Eva Szepesi, who witnessed the Holocaust herself, also expressed concern about current developments. She described how it fills her with pain when children today are afraid to go to school and when her great-grandchildren need police protection just because they are Jewish. In her speech, Szepesi expressed her incomprehension as to how anyone could not seek to defend the Basic Law and "the wonderful democracy in which we live". It was therefore all the more important not to remain silent, she said. "The Shoah did not begin with Auschwitz. It began with words and it began with silence and averted eyes," Szepesi warned.

Szepesi emphasised at the end of her speech that the current generation was not to blame for what had happened, but that it bore responsibility for what was to come.

Guest speaker Eva Szepesi was born into a Jewish family in Budapest in 1932 and was deported by the Nazis to the Auschwitz-Birkenau concentration and extermination camp at the end of 1944. She was twelve years old when the camp was liberated. Szepesi was one of the few children to escape the Nazi gas chambers and death marches. She broke her silence for the first time on the 50th anniversary of the liberation of Auschwitz, and later wrote down her experiences in a book. In 2017, she was awarded the Order of Merit of the Federal Republic of Germany for her engagement as a contemporary witness.

"There can be no repeat of the darkest chapter in history"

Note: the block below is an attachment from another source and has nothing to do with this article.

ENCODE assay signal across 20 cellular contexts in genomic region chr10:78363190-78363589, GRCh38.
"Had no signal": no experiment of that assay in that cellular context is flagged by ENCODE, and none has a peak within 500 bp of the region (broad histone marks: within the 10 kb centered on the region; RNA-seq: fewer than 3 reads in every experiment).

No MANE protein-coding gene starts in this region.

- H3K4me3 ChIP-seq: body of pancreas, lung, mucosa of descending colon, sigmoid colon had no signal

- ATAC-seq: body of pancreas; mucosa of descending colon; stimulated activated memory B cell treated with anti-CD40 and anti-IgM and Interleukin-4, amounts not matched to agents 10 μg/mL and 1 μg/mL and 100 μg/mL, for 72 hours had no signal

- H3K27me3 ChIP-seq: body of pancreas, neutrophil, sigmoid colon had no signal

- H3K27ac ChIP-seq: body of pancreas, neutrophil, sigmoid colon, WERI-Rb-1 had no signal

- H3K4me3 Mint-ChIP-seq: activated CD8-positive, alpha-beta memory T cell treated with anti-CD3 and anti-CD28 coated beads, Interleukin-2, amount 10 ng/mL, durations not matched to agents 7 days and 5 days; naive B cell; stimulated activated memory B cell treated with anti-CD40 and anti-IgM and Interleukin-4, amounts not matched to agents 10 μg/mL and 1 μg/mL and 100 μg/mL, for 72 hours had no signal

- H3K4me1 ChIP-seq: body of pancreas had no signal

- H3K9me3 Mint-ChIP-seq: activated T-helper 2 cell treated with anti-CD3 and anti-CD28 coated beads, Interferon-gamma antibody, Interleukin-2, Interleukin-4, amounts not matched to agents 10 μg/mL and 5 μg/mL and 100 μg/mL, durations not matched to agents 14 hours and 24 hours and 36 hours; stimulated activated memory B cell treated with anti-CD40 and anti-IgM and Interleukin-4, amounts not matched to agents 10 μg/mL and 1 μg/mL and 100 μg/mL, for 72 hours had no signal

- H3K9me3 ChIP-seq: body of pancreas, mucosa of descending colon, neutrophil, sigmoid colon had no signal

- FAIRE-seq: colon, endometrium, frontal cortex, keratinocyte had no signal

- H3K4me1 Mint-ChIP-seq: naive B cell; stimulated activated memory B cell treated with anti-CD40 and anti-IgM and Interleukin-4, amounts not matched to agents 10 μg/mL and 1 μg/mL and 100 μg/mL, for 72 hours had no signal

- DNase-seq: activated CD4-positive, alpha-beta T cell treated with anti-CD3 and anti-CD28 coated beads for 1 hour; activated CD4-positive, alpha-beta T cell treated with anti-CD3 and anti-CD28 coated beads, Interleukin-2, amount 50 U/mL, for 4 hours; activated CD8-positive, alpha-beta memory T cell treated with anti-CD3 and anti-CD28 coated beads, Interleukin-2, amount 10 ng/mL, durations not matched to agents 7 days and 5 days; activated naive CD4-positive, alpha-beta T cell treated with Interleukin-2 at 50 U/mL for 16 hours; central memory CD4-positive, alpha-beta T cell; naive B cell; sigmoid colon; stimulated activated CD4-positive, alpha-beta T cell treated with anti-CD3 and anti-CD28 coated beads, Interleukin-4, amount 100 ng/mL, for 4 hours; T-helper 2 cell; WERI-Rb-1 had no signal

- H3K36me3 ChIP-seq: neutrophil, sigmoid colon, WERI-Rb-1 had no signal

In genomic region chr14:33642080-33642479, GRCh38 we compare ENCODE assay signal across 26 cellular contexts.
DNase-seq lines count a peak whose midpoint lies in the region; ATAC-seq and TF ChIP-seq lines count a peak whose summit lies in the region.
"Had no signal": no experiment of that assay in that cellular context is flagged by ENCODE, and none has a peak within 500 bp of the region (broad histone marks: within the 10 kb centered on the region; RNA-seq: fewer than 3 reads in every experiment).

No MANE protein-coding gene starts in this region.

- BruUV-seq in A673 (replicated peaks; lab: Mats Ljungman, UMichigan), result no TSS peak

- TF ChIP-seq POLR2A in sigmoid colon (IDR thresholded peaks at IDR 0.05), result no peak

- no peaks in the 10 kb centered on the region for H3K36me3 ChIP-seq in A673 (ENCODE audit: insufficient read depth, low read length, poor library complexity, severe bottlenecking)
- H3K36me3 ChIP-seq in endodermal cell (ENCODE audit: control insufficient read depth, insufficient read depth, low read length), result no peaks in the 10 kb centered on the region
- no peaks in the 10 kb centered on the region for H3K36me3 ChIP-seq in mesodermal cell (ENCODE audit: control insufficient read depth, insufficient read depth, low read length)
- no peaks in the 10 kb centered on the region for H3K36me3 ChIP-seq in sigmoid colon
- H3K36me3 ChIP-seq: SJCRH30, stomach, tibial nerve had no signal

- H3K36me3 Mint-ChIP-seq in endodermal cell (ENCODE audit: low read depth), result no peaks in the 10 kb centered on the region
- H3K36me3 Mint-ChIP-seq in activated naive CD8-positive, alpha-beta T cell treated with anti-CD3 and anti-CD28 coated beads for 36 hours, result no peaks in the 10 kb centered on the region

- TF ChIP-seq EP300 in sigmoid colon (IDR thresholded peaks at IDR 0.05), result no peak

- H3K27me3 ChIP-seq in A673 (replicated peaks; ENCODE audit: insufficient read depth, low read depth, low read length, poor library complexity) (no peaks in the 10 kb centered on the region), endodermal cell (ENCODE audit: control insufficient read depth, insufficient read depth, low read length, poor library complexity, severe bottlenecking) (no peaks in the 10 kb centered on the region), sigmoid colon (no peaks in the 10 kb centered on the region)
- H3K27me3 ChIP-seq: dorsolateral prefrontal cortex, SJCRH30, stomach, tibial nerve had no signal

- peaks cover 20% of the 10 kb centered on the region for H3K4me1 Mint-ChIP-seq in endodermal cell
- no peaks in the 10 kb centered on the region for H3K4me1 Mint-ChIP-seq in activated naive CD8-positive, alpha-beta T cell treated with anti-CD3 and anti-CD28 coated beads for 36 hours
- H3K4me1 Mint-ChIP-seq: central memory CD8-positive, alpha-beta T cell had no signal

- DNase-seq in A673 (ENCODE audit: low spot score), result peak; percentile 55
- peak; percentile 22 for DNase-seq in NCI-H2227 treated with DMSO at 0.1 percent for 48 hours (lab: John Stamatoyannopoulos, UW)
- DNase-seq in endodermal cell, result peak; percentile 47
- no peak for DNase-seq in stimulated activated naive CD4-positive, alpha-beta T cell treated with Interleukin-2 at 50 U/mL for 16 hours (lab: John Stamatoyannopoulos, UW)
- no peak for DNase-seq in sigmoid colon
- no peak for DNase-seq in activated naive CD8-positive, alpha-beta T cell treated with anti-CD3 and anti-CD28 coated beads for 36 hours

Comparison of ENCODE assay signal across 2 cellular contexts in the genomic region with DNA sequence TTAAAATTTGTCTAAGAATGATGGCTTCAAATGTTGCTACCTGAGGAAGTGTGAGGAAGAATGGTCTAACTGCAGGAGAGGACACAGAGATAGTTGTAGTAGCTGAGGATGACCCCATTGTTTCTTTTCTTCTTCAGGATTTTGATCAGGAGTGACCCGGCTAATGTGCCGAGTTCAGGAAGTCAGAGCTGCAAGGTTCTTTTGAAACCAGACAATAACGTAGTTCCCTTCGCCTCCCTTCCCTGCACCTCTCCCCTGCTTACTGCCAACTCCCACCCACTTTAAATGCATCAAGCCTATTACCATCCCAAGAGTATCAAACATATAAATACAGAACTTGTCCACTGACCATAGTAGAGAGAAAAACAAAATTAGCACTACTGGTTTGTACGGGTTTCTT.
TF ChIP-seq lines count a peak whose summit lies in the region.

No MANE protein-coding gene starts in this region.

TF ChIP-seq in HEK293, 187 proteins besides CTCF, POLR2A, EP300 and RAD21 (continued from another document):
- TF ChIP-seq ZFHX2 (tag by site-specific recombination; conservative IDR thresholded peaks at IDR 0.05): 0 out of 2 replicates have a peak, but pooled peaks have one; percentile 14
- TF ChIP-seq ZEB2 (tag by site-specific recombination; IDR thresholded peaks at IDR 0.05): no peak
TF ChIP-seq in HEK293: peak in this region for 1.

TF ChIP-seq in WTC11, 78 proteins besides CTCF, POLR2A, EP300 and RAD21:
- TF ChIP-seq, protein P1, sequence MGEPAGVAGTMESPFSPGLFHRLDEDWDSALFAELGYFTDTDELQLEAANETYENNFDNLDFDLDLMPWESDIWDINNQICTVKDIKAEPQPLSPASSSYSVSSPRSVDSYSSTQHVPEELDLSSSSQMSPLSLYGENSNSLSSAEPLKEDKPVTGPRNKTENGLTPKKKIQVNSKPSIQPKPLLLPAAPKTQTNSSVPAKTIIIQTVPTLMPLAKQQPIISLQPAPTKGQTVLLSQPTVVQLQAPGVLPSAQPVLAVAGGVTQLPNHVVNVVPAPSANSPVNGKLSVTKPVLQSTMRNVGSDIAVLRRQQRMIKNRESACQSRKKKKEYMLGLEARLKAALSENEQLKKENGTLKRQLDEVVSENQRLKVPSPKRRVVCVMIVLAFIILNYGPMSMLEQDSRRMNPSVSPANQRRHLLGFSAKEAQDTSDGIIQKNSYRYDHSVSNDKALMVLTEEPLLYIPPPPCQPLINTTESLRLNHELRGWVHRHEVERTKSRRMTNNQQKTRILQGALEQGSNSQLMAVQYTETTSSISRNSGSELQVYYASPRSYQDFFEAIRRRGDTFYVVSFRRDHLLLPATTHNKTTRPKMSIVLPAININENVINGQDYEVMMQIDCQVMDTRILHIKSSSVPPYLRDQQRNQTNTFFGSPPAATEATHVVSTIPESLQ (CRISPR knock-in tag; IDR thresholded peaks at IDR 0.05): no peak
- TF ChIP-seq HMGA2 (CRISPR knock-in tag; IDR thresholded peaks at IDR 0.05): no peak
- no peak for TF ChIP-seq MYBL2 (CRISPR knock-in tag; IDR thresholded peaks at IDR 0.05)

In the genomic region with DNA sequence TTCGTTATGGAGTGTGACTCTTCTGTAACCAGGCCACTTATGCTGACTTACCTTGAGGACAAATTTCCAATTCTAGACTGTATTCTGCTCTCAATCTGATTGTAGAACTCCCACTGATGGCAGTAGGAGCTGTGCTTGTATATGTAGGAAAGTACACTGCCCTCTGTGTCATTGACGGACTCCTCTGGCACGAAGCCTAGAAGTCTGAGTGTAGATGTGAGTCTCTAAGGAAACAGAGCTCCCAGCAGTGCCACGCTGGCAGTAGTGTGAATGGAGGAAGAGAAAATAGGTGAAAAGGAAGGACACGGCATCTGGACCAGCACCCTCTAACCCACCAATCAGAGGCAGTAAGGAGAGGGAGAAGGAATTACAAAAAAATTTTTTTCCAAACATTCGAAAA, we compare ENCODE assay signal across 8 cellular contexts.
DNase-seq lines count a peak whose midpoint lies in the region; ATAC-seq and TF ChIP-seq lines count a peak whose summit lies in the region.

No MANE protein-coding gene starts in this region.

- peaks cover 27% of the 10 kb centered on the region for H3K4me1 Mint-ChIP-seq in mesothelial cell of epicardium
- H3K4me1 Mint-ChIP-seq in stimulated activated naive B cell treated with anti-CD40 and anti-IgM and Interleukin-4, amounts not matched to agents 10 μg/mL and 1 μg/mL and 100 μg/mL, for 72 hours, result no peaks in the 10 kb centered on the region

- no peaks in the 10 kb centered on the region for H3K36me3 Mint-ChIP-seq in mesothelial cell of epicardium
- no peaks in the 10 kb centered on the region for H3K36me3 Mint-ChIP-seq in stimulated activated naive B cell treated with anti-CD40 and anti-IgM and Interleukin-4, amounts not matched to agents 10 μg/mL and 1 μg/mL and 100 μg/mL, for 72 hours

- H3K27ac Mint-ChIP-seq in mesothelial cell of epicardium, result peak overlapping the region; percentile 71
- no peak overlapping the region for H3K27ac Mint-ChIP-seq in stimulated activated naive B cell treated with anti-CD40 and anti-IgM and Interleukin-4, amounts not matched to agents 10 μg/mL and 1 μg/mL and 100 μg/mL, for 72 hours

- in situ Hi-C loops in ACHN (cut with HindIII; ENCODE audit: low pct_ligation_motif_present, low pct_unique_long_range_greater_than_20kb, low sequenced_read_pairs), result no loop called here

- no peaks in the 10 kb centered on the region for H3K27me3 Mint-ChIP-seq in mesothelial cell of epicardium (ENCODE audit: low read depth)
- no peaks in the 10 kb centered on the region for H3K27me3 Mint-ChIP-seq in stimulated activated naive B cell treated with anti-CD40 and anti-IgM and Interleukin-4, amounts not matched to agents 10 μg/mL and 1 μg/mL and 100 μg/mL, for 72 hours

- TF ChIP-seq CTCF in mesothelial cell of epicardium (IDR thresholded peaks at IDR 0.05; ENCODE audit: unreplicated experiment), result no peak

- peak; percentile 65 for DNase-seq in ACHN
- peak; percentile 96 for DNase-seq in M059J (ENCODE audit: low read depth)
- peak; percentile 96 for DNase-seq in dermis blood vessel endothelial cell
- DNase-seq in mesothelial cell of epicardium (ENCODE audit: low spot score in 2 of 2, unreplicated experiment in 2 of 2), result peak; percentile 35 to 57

Federal Chancellor Olaf Scholz was deeply impressed by Szepesi's words. Women, men and children like Eva Szepesi had to experience what people are capable of and what they can do to each other, said the Federal Chancellor. There could be no repeat of the darkest chapter in history, he said. "We have it in our hands to defend our democracy and the freedom of everyone in our country," the Federal Chancellor wrote on Instagram.

"Be human"

Sports journalist Marcel Reif, born in Poland in 1949, spoke as a representative of the second Shoah generation. He spoke about how difficult it was for his father to talk about the Holocaust and what it was like for him to return to the "land of the perpetrators". It was important to talk about this time today, he said. Marcel Reif referred to the fact that hundreds of thousands of people have taken to the streets in recent weeks to protest against issues such as right-wing extremism as a cause for hope. As a reminder and advice in these times, he concluded his speech with the words of his father: "Be human."

Marcel Reif's father only just survived the Holocaust after being rescued from a deportation train at the last second. Many other members of his family were murdered by the Nazis. The Reif family emigrated from Poland to Israel in 1956, later moving to Kaiserslautern. Reif's career as a sports journalist and presenter began in the 1980s. Reif only learnt the real circumstances of his father's story after his death.    

Students from the Berlin University of the Arts provided the musical programme for the act of commemoration. It included works by the composers Ferenc Weisz, who was murdered in Auschwitz in 1944, Günther Raphael (1903-1969), who had to fear public scandal  in Germany, and Rosy Wertheim (1888-1949), who survived Nazi persecution in hiding in the Netherlands.